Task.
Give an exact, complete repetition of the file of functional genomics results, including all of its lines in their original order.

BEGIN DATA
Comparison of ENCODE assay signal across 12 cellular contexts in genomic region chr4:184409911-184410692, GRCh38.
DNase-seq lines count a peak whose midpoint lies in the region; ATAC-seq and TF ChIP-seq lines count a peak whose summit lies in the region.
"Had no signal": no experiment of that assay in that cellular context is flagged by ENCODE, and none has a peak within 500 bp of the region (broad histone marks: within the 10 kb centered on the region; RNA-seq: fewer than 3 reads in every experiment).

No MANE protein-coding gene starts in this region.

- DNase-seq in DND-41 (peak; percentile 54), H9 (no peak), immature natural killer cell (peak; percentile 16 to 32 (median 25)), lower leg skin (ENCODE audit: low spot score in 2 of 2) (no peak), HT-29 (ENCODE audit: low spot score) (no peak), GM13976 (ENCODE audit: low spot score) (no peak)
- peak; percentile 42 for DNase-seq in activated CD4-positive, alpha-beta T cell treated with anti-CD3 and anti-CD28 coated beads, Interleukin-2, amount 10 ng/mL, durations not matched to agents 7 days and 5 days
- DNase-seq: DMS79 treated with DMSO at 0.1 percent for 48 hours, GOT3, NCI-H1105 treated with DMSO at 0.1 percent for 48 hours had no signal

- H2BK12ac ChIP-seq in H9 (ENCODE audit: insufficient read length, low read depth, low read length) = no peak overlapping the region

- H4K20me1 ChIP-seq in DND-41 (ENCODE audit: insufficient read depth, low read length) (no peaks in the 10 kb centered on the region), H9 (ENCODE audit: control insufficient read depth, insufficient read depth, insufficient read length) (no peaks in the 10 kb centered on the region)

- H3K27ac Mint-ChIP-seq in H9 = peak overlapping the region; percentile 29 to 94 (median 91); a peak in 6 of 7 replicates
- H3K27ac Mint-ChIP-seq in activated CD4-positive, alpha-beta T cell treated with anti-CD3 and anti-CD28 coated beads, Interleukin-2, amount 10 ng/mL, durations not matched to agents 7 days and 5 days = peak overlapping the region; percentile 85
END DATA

Comparison of ENCODE assay signal across 12 cellular contexts in genomic region chr4:184409911-184410692, GRCh38.
DNase-seq lines count a peak whose midpoint lies in the region; ATAC-seq and TF ChIP-seq lines count a peak whose summit lies in the region.
"Had no signal": no experiment of that assay in that cellular context is flagged by ENCODE, and none has a peak within 500 bp of the region (broad histone marks: within the 10 kb centered on the region; RNA-seq: fewer than 3 reads in every experiment).

No MANE protein-coding gene starts in this region.

- DNase-seq in DND-41 (peak; percentile 54), H9 (no peak), immature natural killer cell (peak; percentile 16 to 32 (median 25)), lower leg skin (ENCODE audit: low spot score in 2 of 2) (no peak), HT-29 (ENCODE audit: low spot score) (no peak), GM13976 (ENCODE audit: low spot score) (no peak)
- peak; percentile 42 for DNase-seq in activated CD4-positive, alpha-beta T cell treated with anti-CD3 and anti-CD28 coated beads, Interleukin-2, amount 10 ng/mL, durations not matched to agents 7 days and 5 days
- DNase-seq: DMS79 treated with DMSO at 0.1 percent for 48 hours, GOT3, NCI-H1105 treated with DMSO at 0.1 percent for 48 hours had no signal

- H2BK12ac ChIP-seq in H9 (ENCODE audit: insufficient read length, low read depth, low read length) = no peak overlapping the region

- H4K20me1 ChIP-seq in DND-41 (ENCODE audit: insufficient read depth, low read length) (no peaks in the 10 kb centered on the region), H9 (ENCODE audit: control insufficient read depth, insufficient read depth, insufficient read length) (no peaks in the 10 kb centered on the region)

- H3K27ac Mint-ChIP-seq in H9 = peak overlapping the region; percentile 29 to 94 (median 91); a peak in 6 of 7 replicates
- H3K27ac Mint-ChIP-seq in activated CD4-positive, alpha-beta T cell treated with anti-CD3 and anti-CD28 coated beads, Interleukin-2, amount 10 ng/mL, durations not matched to agents 7 days and 5 days = peak overlapping the region; percentile 85